Scholarly and readable history of the Tuskegee Syphilis study. Takes a close look at the mentality of those who conducted the study and of those who remained oblivious for years to the violations of human rights that it entailed.
Jul 19, 2017 rated it really liked it
Devastating history, well-researched and written, essential reading.
Feb 02, 2012 rated it liked it  ·  review of another edition
Although a bit slow-moving at times, this is a very important book with a lot of humanity for all the difficulty of its subject matter. It makes it more comprehensible, without ever justifying, how it could happen that human beings were willingly kept untreated, and able to spread, a horrible disease. Some of those conditions are human pride of course, and a tendency to continue down a path once it has started, but it is also clear that it is poverty and a lack of education that makes these kind ...more
Jan 12, 2016 rated it liked it
I normally don't add books that I have to read for school but after a chapter of the book, I knew I was going to have a lot of feelings about this whole thing. While it isn't something I would have picked for myself to read, I think it was an important book for me to read because its on a subject that I would normally ignore. The book was extremely well-written and opened my eyes to suffering and experimentation I didn't even know existed in the United States. This is about an experiment that la ...more
Apr 03, 2013 rated it really liked it
This book surprised me. I didn't know as much as I thought about the experiment, a victim of modern misconceptions. I didn't realized that it had started out as a humanitarian relief program that transformed under changed leadership and lack of funding. The callous reactions of modern doctors involved in the program surprised me too. As late as the 1970s, despite the blatant deception, rationalized science and obvious uselessness of the experiment, they still didn't believe that they did anythin ...more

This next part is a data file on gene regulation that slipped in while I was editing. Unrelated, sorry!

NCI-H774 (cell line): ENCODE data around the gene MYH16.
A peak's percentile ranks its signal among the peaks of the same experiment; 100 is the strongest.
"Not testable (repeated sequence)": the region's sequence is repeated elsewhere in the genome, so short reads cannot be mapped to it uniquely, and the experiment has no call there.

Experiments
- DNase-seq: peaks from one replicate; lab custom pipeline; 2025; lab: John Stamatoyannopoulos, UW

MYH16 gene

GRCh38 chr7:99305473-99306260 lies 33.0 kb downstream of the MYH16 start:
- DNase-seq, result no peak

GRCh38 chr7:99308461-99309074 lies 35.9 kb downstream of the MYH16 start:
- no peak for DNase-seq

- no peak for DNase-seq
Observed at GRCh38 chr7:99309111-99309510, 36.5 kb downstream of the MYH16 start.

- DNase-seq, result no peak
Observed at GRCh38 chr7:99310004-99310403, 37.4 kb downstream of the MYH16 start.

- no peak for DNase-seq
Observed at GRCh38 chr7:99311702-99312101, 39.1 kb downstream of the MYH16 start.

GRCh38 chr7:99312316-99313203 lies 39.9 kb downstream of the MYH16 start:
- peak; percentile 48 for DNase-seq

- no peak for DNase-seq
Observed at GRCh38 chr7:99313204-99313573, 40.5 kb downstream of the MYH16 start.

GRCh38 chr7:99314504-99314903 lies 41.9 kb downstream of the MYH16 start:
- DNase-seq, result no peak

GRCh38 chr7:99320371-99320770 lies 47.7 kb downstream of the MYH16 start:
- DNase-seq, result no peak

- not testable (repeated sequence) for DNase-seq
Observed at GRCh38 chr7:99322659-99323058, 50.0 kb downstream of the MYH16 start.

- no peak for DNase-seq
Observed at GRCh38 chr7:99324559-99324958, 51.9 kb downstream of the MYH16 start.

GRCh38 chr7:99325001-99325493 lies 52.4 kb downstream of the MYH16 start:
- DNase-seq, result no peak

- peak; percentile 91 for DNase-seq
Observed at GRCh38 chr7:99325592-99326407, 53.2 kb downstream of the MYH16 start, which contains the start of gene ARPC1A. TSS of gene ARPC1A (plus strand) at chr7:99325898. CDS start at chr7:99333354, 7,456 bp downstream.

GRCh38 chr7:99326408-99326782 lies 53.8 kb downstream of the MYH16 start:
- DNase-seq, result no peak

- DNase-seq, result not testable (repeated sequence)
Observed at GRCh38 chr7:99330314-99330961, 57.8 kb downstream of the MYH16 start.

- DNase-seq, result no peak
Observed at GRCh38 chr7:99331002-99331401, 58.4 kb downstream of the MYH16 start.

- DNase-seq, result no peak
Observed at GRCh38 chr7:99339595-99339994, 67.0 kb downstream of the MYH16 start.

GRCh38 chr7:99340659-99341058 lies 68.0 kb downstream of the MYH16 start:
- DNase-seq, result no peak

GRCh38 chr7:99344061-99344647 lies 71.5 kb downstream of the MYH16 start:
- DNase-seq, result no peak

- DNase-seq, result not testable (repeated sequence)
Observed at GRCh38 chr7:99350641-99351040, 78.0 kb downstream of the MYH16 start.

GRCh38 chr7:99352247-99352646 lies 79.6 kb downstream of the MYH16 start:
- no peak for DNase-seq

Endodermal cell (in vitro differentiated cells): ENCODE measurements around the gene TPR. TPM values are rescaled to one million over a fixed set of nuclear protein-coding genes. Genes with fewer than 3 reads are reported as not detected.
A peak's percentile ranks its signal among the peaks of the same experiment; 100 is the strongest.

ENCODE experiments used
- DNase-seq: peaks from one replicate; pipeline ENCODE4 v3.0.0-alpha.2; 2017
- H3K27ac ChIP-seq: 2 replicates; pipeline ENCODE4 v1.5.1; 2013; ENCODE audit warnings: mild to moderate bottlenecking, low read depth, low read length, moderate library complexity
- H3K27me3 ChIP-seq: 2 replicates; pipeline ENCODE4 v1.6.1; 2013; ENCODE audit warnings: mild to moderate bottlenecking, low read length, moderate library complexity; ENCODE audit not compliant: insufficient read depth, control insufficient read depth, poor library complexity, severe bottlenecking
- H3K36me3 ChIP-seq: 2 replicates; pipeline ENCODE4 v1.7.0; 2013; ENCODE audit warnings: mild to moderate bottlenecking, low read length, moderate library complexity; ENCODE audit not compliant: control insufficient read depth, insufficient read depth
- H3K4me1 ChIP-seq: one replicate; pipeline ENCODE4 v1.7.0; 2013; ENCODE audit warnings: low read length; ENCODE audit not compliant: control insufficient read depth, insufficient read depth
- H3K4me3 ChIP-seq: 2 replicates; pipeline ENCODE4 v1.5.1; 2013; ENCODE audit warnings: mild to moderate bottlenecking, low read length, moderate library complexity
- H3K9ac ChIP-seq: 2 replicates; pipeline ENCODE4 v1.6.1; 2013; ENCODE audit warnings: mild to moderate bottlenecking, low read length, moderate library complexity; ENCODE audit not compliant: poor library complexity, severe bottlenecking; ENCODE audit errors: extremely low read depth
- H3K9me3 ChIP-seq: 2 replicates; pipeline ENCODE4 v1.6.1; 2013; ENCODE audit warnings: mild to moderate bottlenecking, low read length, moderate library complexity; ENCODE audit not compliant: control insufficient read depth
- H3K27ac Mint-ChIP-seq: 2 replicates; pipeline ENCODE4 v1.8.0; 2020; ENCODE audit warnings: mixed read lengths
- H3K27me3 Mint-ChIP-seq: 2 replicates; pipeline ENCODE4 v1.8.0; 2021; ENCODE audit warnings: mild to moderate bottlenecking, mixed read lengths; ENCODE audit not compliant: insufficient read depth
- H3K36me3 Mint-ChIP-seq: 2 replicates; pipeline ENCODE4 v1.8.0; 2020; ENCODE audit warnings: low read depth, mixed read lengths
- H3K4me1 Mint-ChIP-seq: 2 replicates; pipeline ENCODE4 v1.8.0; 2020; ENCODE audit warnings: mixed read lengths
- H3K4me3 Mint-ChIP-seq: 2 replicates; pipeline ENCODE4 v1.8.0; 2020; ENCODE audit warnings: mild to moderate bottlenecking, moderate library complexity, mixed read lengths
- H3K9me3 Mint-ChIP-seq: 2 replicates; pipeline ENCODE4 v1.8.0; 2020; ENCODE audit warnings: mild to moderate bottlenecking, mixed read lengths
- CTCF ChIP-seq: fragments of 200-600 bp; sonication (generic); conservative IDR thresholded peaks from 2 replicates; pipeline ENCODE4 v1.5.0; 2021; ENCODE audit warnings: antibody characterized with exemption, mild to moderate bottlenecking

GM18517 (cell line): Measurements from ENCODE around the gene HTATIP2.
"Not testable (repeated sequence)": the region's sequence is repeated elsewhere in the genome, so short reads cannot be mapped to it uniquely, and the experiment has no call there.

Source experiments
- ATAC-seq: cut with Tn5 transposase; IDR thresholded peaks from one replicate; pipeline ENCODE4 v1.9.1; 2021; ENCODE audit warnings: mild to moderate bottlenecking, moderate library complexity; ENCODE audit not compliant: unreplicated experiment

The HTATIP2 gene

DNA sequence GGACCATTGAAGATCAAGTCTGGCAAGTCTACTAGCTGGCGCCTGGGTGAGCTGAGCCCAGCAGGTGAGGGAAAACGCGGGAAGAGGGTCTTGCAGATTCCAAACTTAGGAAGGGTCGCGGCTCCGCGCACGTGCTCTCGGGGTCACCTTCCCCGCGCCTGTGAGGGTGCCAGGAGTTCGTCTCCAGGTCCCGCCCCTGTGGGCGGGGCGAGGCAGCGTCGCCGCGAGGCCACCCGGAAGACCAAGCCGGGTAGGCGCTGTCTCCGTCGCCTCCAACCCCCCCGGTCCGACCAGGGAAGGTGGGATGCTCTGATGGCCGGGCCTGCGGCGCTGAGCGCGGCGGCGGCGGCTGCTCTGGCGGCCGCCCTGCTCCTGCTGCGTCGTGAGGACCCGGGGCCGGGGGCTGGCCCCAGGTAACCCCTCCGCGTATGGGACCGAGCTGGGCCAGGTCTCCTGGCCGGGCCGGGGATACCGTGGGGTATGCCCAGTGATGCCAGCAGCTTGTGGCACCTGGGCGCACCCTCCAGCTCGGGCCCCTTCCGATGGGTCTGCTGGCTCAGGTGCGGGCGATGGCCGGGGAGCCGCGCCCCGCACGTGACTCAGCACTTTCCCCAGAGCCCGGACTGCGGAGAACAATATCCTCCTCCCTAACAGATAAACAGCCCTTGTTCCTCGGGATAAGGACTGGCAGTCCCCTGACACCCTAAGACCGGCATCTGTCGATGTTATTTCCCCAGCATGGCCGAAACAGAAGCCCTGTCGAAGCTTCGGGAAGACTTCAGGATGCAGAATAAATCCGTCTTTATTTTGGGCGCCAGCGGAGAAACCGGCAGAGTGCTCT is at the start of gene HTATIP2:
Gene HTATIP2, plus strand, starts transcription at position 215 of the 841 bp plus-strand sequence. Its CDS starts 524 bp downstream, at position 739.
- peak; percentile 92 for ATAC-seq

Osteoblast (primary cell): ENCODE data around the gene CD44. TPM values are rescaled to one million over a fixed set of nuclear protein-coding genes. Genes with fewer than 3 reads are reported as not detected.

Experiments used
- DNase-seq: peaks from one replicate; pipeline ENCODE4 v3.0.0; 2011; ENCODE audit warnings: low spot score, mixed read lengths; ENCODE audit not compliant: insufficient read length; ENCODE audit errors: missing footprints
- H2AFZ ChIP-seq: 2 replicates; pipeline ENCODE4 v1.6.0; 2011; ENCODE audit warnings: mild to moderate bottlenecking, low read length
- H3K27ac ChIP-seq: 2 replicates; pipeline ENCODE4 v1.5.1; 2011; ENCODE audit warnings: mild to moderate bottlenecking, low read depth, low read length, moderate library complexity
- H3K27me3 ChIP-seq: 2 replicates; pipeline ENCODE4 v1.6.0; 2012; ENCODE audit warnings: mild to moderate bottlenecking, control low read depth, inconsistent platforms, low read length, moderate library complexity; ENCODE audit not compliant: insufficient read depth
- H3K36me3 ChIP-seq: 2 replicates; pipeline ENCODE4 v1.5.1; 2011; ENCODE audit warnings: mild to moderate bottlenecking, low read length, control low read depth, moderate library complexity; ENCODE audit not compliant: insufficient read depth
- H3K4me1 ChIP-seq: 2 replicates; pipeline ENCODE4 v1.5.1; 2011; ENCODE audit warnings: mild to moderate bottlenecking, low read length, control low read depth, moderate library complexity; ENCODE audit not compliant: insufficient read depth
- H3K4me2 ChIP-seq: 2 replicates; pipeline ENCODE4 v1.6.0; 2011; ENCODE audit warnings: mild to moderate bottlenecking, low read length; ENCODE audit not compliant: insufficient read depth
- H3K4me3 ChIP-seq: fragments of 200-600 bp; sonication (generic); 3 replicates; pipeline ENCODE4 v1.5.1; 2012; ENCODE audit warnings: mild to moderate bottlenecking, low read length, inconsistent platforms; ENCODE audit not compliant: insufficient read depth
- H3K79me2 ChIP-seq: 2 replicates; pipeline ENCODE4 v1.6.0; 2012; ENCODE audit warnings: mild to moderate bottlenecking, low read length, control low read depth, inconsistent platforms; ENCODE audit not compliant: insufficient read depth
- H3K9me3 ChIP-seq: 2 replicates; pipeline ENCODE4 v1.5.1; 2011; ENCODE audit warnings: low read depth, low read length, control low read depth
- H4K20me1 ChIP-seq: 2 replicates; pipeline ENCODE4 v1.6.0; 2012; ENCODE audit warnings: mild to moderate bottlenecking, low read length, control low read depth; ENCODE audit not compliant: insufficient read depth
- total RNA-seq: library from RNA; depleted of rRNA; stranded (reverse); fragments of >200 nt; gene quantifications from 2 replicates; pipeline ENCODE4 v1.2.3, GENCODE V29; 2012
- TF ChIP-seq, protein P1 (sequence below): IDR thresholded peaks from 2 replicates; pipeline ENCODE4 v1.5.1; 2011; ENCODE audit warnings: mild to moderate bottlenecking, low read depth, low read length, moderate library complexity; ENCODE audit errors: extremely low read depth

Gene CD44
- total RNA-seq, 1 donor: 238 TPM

Jan 16, 2015 rated it really liked it
This is a compelling history of a terrible blight on science and the country. I had heard the broad outlines of this experiment before, but Jones lays out the development of it in a way that makes you see how each horrifying step seemed reasonable and almost inevitable to the people responsible. It's disturbing to see how people of sharp minds and good intentions could, for such a long time, conduct a study that was so flawed, both morally and scientifically. The last chapter on AIDS was added f ...more
Mark Oconnor
Dec 20, 2013 rated it it was amazing  ·  review of another edition
Shelves: biology, history
Insightful and appalling, this thorough history of the notorious Tuskegee Study in rural Alabama gives a comprehensive view of the background, origins, implementation, discovery and fall out of one of the darkest chapters in the countries public health history. Through a combination of cultural, bureaucratic and dogmatic precepts the study begins and moves along, gaining momentum from 1932 until 1972 when a dogged critic breaks the story to the Associated Press. The final chapter addresses the A ...more
Dec 08, 2013 rated it really liked it
Really fascinating and horrifying. Jones does a good job of making some logical sense of the fact that this "study" could continue for nearly 40 years without anyone ever questioning what was going on and why. He gives short shrift to discussion of the effects on the subjects' wives and children--I think that deserved more discussion as part of the criminal neglect of the whole project.

Somehow it was even more horrifying and sad to read about the black medical professionals who saw nothing wron
Dec 04, 2014 rated it it was amazing
This review has been hidden because it contains spoilers. To view it, click here.
Oct 23, 2010 rated it really liked it
Recommends it for: public health
Jones' book is an excellent overview of the Tuskegee study's "protocol," the personalities involved, and a little of the scandal and aftermath. The book includes a lot of quotes from primary sources and individuals directly involved in the study-- which is great.

"Bad Blood" was initially published about 10 years after the AP brought the study to light, so it is a little light on discussing the ramifications of the study. The introduction and conclusion touched on this, but I would love to see a